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Project funded by the European Comission under the Seventh Framework Programme for Research and Technological Development







A model that gets to the heart of systems biology Denis Noble, Oxford University


Taking a systems-eye view of cancers in children Walter Kolch, Systems Biology Ireland


Systems biology study points to Turing model of finger formation James Sharpe, Centre for Genomic Regulation


Balancing flavour and texture in tomatoes - with systems biology Stuart Dunbar, Syngenta


Systems X.ch: Swiss bank on systems biology Daniel Vonder Muehll, SystemsX, Gisou van der Goot, EPF Lausanne, Cris Kuhlemeier, University of Bern


Answering big questions with a small bug Luis Serrano, Centre for Genomic Regulation


Blueprints for life Bas Teusink, Netherlands Platform for Systems Biology


Merrimack: Following a systems path to drug discovery Peter Sorger, Massachusetts Institute of Technology, and Birgit Schoeberl, Merrimack Pharmaceuticals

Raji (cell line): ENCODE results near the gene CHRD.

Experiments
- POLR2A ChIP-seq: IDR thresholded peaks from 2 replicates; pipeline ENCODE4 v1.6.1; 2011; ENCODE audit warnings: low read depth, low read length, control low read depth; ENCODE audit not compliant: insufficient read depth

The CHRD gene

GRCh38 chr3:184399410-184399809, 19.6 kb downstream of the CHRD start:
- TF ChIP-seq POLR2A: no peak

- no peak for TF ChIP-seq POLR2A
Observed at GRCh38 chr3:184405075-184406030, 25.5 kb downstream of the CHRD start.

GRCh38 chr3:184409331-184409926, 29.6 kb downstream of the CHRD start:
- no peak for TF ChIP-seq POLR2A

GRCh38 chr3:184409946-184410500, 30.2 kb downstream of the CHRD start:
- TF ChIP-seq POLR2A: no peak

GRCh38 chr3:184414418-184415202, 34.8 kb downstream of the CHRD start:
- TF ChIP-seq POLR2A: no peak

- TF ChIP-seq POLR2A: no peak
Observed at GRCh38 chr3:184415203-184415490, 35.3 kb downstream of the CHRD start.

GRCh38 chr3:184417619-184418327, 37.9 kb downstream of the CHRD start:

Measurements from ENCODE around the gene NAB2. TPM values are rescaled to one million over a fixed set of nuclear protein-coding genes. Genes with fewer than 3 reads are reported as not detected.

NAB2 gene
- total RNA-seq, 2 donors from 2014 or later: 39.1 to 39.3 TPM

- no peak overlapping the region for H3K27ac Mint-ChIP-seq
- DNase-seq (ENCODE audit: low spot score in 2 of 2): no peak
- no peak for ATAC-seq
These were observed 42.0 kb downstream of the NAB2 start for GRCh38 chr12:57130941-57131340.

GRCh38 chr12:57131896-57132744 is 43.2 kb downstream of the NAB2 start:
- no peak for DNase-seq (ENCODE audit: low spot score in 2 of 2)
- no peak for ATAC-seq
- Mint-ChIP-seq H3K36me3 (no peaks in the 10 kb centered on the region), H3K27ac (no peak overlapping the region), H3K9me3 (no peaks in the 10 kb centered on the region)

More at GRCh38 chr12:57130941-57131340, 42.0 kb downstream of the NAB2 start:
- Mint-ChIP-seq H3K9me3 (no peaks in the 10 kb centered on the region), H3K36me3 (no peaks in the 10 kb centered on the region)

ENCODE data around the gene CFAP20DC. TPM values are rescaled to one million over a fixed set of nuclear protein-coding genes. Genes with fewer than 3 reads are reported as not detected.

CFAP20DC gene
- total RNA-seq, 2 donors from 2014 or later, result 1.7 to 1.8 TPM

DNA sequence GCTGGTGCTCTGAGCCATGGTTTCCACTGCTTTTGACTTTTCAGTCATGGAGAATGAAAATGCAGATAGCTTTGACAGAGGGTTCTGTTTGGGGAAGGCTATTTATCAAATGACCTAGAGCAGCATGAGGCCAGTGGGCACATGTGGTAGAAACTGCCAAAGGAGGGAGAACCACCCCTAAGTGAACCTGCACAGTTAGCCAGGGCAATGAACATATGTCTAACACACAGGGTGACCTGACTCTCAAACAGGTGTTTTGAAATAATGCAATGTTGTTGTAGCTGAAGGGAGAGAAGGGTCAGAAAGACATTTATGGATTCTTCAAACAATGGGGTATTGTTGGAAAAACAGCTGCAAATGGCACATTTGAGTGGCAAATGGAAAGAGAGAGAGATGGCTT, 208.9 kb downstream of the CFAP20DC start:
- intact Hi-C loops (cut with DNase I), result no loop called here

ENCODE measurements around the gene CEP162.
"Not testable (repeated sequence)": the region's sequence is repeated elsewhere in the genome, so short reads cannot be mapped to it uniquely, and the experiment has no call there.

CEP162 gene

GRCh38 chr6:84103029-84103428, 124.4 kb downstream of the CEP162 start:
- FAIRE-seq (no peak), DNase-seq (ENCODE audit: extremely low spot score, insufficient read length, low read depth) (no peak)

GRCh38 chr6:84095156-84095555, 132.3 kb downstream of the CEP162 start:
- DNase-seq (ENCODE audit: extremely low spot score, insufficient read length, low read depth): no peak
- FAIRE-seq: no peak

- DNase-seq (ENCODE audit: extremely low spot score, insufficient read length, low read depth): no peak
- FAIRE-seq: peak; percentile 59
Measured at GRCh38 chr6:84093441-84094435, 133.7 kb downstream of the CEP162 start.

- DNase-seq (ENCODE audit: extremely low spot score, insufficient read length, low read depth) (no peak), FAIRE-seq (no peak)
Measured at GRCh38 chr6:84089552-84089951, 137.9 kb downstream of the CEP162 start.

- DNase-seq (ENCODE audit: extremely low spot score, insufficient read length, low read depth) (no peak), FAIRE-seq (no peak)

Beating the conundrum of variability in cardiac simulations Blanca Rodriguez, Oxford University


Stats and modelling – a Belgian diagnostic tool for arthritis Thibault Helleputte, DNAlytics


Virtual Liver Network: a collaborative solution to hepatic diseases Adriano Henney, Virtual Liver Network


Tools and Resources


SBML: A lingua franca for systems biology Michael Hucka, California Institute of Technology


Model Support: JWS Online and BioModels Database Jacky Snoep, Stellenbosch University, and Henning Hermjakob, European Bioinformatics Institute


SYSMic: An interdisciplinary skills course for biologists Gerold Baier and Geraint Thomas, University College London


COPASI: An open source software package easing the path to modelling Pedro Mendes, University of Manchester


SEEK and ye shall find data Katy Wolstencroft, University of Leiden


ISBE - www.isbe.eu

Welcome I am very pleased to introduce this collection of success stories in systems biology, produced as part of the Infrastructure for Systems Biology Europe (ISBE) project and funded through the European Union Seventh Framework Programme. This is just a small sample of the cutting edge